She also advised me to give Him another name – I was calling Him “The Most High God” in my story. That was too much like the Bible, and fantasy writers need to keep in mind that there are not fairies, elves, wizards, or dwarves in the Bible. That made sense to me. So, I renamed Him Celtar. I think it works. Since then, I’ve read several fantasy novels where God has another name, but because I’m a Christian, I know it’s the God of the Bible. Donita Paul does this in her Dragonspell books, and it’s a natural part of the story. I just finished reading A Cast of Stones by Patrick W. Carr, and he includes the Trinity with different names, but the same roles. It was beautifully done.
I include God in my writing because He is such a part of my life. But there are other characters in a novel: the protagonist, the antagonist, sidekicks, and other secondary characters. Whether you read fantasy or write it, you need to be aware of each and how they affect the story.
What makes a good hero/heroine? They need to be someone the reader can sympathize with or care about right away. How can you create interest right away? My friend, novelist Joyce Magnin, says to put your hero up a tree and throw rocks at him. I can do that because I know how I’m going to get them down from that tree. But as a reader, it makes me nervous at times, especially when the author gives me no clue how they will escape. And some authors, like George R.R. Martin (Game of Thrones), kill off many of their main characters. How does this make you feel when you are reading? When I read a well-written novel, I feel like the characters are real. When they die, I will weep and mourn.
What makes a good dark foe? What characteristics should you give him or her? What makes your antagonist different from all others out there? Sauron, Darth Vader, Maleficent—just three examples of fantasy, sci-fi, and animated villains. One was redeemed. Two fell to their tragic deaths.
As Christian fantasy writers, how do we handle evil characters? How evil can we go? Can we make our dark characters likeable? Should we?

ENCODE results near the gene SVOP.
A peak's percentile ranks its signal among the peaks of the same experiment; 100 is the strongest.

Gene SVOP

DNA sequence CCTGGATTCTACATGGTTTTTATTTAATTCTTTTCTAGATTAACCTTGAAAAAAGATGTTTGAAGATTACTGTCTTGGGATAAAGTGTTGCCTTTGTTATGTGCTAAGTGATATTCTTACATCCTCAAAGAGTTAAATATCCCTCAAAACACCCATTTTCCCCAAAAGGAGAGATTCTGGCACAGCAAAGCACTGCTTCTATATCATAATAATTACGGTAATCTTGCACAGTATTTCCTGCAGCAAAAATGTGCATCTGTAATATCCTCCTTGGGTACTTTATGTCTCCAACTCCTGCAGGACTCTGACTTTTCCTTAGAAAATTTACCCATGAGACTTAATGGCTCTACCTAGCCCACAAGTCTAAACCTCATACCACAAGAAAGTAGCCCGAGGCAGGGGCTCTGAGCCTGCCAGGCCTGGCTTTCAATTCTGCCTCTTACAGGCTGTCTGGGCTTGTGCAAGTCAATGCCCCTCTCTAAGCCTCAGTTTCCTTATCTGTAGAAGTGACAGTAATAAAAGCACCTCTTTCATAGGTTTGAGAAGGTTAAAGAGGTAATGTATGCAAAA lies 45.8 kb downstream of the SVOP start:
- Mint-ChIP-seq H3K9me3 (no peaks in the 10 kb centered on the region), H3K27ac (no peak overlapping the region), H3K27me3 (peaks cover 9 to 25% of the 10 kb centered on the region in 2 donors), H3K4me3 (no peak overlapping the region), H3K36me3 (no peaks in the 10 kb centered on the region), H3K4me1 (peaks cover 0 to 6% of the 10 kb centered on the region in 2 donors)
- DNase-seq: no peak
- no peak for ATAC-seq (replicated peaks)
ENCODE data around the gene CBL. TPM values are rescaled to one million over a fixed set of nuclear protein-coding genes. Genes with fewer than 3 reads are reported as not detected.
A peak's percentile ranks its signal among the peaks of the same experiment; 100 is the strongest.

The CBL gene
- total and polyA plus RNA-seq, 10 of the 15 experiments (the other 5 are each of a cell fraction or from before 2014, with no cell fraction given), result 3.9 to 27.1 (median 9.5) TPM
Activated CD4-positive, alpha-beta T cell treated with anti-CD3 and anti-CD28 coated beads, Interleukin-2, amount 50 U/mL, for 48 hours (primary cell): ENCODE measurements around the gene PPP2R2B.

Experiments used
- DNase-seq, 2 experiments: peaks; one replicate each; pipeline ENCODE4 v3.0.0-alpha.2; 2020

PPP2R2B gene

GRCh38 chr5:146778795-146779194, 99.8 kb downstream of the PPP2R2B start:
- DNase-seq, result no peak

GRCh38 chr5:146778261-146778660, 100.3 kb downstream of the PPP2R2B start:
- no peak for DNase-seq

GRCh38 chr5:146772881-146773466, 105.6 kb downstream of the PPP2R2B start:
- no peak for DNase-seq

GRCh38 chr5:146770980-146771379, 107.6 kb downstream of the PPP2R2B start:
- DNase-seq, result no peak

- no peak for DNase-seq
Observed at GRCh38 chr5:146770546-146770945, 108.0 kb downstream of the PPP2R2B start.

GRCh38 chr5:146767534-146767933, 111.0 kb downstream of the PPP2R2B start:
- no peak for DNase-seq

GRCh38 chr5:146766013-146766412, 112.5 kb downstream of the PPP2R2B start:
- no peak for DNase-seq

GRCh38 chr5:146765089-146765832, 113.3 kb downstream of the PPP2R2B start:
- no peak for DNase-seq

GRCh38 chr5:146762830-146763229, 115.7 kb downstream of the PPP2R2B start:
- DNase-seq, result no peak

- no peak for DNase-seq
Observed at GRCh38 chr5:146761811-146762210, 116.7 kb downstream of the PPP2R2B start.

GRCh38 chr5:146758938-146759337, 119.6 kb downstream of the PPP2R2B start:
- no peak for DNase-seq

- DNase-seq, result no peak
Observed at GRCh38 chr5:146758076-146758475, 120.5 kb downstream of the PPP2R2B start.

As Christian readers, how do we choose a fantasy novel to read for enjoyment? How well do we know ourselves? What can you handle in a speculative novel? Do we only read Christian spec? Is there good fantasy in the general market? How do we know what’s good and what’s not? Once you read something, it’s there in your brain – forever. Scripture tells us to think about “whatever is true, whatever is noble, whatever is right, whatever is pure, whatever is lovely, whatever is admirable …” (Philippians 4:8) Are there fantasy novels like that?
Of course, there are. Lots of them. If you love speculative fiction, do your research. Ask your friends. Read reviews. If you pick a novel and it doesn’t sit right with you, stop reading it. Yes, I heard some of you gasp. Stop reading a novel? Sacrilege! But if the Holy Spirit is poking you in the gut, yes, stop reading. Stop watching that movie. Stop going to that blog or website. It’s really okay.
Now it’s your turn. What do you look for in speculative fiction? As a Christian, where do you draw the line? Let’s talk!
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Pam Halter was a home-schooling mom for nine years and has been a children’s book author since 1995. She has published two picture books, Beatrice Loses Her Doll and Beatrice’s New Clothes (Concordia, 2001), articles (The War Cry, Fandangle Magazine), and has contributed to several devotional books. Fairyeater (Hope Springs Books, 2015) is Pam’s first fantasy novel. She is a panelist on The Writer’s View, a member of ACFW, is the county branch leader for the NJ Society of Christian Writers, and hosts a blog about writing fantasy. She was selected to attend the Highlights Whole Novel Workshop for Fantasy, May 2010. Pam lives in New Jersey with her husband, two daughters, and one cat. Look for her at her website, blog, on Facebook and Twitter (#pamhalter).